Demonstrated and proved the strength of the new federal government Opposite of Shay’s Rebellion! While Shay’s Rebellion proved that the government created by the Articles of Confederation was too weak to successfully put down insurrection, the squashing of the Whiskey Rebellion demonstrated the efficacy of the federal government established by the Constitution

16 Alien and Sedition Acts (1798) Story
Tension between the United States and France during the French Revolution led to a wide-spread anti-French sentiment and the fear that France might go to war with the United States Congress passed the Alien and Sedition Acts in response to this fear Allowed the president to imprison or deport foreigners considered “dangerous to the peace and safety of the United States” Restricted speech which was critical of the federal government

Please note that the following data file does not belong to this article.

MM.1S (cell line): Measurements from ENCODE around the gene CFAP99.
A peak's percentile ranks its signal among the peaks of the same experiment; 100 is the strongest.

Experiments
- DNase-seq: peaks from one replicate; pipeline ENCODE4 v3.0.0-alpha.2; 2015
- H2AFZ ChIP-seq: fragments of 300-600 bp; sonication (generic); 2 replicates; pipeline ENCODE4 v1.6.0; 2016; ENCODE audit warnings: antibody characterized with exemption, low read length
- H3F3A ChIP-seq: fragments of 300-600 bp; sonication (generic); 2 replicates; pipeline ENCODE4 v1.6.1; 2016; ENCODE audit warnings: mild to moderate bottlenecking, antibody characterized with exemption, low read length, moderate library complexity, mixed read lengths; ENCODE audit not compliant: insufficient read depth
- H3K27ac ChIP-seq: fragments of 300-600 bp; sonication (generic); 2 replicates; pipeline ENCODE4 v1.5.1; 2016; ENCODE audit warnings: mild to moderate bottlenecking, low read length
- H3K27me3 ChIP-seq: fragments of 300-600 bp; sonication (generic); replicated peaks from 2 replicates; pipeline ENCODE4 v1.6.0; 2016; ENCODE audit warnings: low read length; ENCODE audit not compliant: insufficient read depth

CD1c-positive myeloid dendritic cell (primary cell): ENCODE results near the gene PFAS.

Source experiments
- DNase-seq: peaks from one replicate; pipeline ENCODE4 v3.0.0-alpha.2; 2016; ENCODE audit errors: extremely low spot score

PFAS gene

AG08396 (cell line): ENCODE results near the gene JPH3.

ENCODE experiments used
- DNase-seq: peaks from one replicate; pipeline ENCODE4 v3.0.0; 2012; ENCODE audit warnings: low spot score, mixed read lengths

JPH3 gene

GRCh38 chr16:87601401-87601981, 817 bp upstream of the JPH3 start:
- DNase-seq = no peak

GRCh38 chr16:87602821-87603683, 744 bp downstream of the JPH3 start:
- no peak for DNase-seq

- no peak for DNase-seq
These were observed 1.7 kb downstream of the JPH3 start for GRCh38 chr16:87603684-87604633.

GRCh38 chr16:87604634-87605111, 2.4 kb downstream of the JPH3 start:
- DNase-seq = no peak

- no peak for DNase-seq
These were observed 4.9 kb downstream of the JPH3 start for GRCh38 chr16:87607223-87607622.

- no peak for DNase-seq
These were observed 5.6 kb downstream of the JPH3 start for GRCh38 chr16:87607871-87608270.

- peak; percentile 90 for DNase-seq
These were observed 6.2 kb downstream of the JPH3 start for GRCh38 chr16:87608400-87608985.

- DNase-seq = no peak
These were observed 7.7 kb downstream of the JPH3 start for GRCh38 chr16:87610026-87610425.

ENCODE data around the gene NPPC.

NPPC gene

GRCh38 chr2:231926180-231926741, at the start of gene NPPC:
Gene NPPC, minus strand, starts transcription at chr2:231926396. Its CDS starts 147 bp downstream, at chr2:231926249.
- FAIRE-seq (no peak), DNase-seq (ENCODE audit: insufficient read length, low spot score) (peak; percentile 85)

17 Alien and Sedition Acts (1798) Story
Outraged by their belief that the Alien and Sedition Acts were tyrannical, Republicans Jefferson and Madison secretly wrote the Kentucky and Virginia Resolutions Acts passed by Kentucky and Virginia that declared the Alien and Sedition Acts unconstitutional Acts argued that states had the power to nullify federal laws

18 Alien and Sedition Acts (1798) Significance
Demonstrates tremendous unilateral federal authority—authority which may violate the First Amendment Acts were never challenged in the Supreme Court Sedition Act largely seen as unconstitutional today Begins to plant the seeds for “nullification” Legal theory that a state has the right to nullify or invalidate any federal law which that state has deemed unconstitutional Based on the view that the States formed the Union by a compact among them. As creators of the federal government the States have a final authority to determine the limits of the power of that government. Efforts to restrict federal authority between 1798 and the outbreak of Civil War in 1861, will tend to rely on nullification to argue that states’ have greater powers than the federal government.